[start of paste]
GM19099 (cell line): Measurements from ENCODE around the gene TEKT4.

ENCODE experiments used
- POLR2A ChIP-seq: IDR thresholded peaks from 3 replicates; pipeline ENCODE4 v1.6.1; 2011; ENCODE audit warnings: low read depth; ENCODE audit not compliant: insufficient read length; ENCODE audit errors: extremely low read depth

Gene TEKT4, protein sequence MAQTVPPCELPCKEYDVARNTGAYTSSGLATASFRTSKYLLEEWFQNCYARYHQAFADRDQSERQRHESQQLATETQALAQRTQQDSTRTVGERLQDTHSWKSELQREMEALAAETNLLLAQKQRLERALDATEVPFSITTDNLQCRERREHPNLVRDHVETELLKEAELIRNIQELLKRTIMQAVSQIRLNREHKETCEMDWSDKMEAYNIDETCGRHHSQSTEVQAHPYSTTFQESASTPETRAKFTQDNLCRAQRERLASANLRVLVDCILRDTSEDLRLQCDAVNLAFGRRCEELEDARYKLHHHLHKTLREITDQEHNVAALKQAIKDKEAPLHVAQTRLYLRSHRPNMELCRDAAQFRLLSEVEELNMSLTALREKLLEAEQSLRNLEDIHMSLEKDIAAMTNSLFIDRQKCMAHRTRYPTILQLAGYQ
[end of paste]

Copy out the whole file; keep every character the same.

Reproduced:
GM19099 (cell line): Measurements from ENCODE around the gene TEKT4.

ENCODE experiments used
- POLR2A ChIP-seq: IDR thresholded peaks from 3 replicates; pipeline ENCODE4 v1.6.1; 2011; ENCODE audit warnings: low read depth; ENCODE audit not compliant: insufficient read length; ENCODE audit errors: extremely low read depth

Gene TEKT4, protein sequence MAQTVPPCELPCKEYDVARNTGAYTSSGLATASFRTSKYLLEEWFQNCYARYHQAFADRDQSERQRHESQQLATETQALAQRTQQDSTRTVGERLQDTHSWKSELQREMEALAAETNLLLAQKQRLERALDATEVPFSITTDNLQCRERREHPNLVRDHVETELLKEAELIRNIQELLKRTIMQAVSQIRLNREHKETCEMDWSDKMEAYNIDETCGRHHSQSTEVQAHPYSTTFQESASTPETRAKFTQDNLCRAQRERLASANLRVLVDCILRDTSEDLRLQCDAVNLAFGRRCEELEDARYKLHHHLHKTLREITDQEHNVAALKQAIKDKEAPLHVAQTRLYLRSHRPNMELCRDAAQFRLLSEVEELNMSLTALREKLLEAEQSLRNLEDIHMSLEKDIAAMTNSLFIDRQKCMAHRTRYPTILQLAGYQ